The defendant in U.S. v. Farinella, NO. 08-1839, 08-1860, 2009 WL 615408 (7th Cir., Mar. 12, 2009) purchased 1.6 million bottles of “Henri’s Salad Dressing” in 2003, id. At *1. The label on each bottle of dressing stated that the dressing was “best when purchased by” and then gave a date from January to June 2003. Id. With enough dressing to flavor a salad the size of Rhode Island, the defendant proceeded to change the dates on the bottles to May to July of 2004 and then resold the bottles to dollar stores, where they were sold to the public. Id.
The Department of Justice viewed the defendant’s change as fraudulent and misleading, and charged the defendant with wire fraud and introducing a misbranded food into interstate commerce with intent to defraud or mislead, and the defendant was convicted and sentenced to five year’s probation. Id. However, eminent Seventh Circuit Judge and legal commentator Richard Posner disagreed.
Judge Posner stated that the government’s characterization of the “best when purchased by” date as an “expiration date” was itself false and misleading, observing that “alad dressing, however, or, at least, the type of salad dressing represented by Henri’s, is what is called ‘shelf stable’; it has no expiration date.” Id. The Court observed that neither the FDA nor the Federal Trade Commission had published any regulations defining or prohibiting the change of a “best when purchased by” date. Id. At *2. Judge Posner noted that there was no evidence that selling salad dressing after the “best when purchased by” date endangered human health, that any of the 1.6 million bottles had deteriorated, or that any purchaser of the dressing had ever complained about the taste—indeed the Henri’s evidenced no deterioration in flavor by the time of the defendant’s trial, some 4 years after the last “best when purchased by” date. Id. The Court also observed that the government had presented no evidence regarding either the industry’s or consumers’ understanding of the meaning of the “best when purchased by” date. Id. Judge Posner viewed the government’s persistent and personal equation of “best when purchased by” with “expires on” as disingenuous to say the least.
Judge Posner next took the government to task for presenting an FDA expert at trial who testified that he had found no evidence in FDA databases that the defendant had inquired with the FDA regarding the relabeling of the salad dressing—thereby implying that changing the “best when purchased by” date on the label somehow required FDA approval or permission when there was no evidence that it did. Id. At *3. The Court cited the rule that “‘The idea of secret laws is repugnant. People cannot comply with laws the existence of which is concealed.’” Id. (quoting Torres v. INS, 144 F.3d 472, 474 (7th Cir.1998); citing George Campbell Painting Corp. v. Chao, 463 F.Supp.2d 184, 190-91 (D.Conn.2006); Oppenheimer Mendez v. Acevedo, 388 F.Supp. 326, 335 (D.Puerto Rico 1974)).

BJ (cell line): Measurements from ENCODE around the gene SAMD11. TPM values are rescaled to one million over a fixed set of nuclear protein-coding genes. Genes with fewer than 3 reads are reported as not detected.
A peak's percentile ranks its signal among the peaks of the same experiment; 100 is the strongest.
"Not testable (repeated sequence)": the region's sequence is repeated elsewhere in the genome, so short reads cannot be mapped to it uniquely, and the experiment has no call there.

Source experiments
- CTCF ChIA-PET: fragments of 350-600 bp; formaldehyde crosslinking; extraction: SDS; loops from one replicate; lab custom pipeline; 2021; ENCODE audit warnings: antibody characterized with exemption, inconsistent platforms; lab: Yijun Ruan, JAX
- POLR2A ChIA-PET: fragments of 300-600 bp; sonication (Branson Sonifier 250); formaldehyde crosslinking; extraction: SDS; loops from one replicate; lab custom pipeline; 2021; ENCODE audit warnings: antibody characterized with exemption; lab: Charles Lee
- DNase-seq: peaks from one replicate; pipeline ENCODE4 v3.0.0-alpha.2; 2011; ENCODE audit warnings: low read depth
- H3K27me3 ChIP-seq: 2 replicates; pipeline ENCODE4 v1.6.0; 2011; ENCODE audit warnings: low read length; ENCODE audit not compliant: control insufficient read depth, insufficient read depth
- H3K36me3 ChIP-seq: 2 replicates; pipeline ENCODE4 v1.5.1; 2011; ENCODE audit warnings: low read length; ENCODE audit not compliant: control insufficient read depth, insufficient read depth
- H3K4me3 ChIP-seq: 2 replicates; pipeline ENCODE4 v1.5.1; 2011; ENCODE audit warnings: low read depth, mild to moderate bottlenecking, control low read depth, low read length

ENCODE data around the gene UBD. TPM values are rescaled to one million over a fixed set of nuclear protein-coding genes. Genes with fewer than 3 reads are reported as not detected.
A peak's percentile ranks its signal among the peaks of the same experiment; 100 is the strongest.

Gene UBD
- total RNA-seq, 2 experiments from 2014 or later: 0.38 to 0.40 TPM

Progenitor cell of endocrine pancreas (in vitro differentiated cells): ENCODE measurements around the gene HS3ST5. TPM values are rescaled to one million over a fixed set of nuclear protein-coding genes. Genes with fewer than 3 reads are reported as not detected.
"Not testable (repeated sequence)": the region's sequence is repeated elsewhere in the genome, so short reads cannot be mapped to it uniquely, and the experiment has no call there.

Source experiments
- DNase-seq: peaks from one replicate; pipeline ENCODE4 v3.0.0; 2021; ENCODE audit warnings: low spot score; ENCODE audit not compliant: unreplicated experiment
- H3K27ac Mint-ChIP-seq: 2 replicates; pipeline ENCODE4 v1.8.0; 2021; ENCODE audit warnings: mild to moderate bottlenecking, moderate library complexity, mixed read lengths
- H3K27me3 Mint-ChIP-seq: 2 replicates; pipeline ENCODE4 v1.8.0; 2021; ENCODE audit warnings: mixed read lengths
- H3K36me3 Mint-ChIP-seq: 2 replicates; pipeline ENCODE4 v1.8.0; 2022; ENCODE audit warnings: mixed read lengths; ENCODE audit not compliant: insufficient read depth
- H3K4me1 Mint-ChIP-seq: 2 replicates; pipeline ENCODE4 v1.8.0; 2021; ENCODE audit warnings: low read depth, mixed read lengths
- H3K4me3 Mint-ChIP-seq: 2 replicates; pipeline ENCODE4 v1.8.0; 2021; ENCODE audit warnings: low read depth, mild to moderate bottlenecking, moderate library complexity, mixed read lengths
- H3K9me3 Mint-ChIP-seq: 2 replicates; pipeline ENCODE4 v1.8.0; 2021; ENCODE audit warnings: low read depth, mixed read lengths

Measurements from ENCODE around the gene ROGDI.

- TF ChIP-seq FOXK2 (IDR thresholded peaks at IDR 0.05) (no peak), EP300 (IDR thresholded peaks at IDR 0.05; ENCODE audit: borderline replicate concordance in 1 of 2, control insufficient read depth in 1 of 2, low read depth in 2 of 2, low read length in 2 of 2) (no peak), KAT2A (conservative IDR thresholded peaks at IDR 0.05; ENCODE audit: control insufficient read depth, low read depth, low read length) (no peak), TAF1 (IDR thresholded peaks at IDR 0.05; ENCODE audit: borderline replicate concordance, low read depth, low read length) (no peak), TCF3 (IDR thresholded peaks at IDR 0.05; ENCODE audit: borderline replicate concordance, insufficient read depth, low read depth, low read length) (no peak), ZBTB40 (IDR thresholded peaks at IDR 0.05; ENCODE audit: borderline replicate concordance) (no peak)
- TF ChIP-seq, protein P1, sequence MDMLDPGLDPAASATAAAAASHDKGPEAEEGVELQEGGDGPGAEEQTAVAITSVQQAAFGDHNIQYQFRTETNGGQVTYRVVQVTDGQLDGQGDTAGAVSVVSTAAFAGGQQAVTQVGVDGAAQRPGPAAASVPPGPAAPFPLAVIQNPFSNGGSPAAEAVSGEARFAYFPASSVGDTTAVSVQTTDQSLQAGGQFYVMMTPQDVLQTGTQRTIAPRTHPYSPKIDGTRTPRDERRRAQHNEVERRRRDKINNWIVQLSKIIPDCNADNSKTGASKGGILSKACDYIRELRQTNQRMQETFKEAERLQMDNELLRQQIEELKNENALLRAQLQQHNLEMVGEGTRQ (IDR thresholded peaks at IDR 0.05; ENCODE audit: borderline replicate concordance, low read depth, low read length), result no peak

The Court concluded that:
o prove a person guilty of having made a fraudulent representation, a jury must be given evidence about the meaning (unless obvious) of the image claimed to be fraudulent, and that was not done here. We remind that one possible meaning of “best when purchased by” is that it is a guarantee by the seller that if acquired by then (and, presumably, eaten within a reasonable time afterward) it will taste as good as when it was first sold; if this is the meaning that consumers attach to the phrase, there was no misrepresentation.
Id. at *4. It held that because the government had presented insufficient evidence that the defendant had engaged in misbranding, he was entitled to be acquitted. Id.
Most significantly, the Court called out the prosecutor by name in its opinion, relating that the prosecutor, during rebuttal closing argument, had made statements to the jury to the effect that the defendant was “trying to buy his way out” by hiring a “high-paid lawyer” and that you “can’t buy justice.” Id. At *5. The Court also cited the prosecutor’s implying to the jury that changing the “best when purchased by” date prevented the manufacturer from tracing the product to keep it from causing illness; her urging the jury that if the defendant’s actions were proper, that they should start “growing their food;” her references to “truck fulls of nasty, expired salad dressing;” and numerous other references, despite the fact that there was no evidence of any health or safety issues with the dressing, or any problems with its taste or freshness. Id. The Court took a dim view of these repeated instances of misconduct and invited the district court to explore the issue of the proper sanction for such misconduct, concluding:
We are not permitted to reverse a judgment by a lawyer’s misconduct that would not have caused a reasonable jury to acquit, United States v. Hasting, 461 U.S. 499, 505-06, 103 S.Ct. 1974, 76 L.Ed.2d 96 (1983); United States. v. Boyd, 55 F.3d 239, 241-42 (7th Cir. 1995), but in this case, had the government presented enough evidence to sustain a conviction, we would have reversed the judgment and ordered a new trial from the prosecutor’s misconduct. That sanction is not available only because the government presented so little evidence that the defendant is entitled to an acquittal. That does not detract from the gravity of the prosecutor’s misconduct and the need for an appropriate sanction. The government’s appellate lawyer told us that the prosecutor’s superior would give her a talking-to. We are not impressed by the suggestion.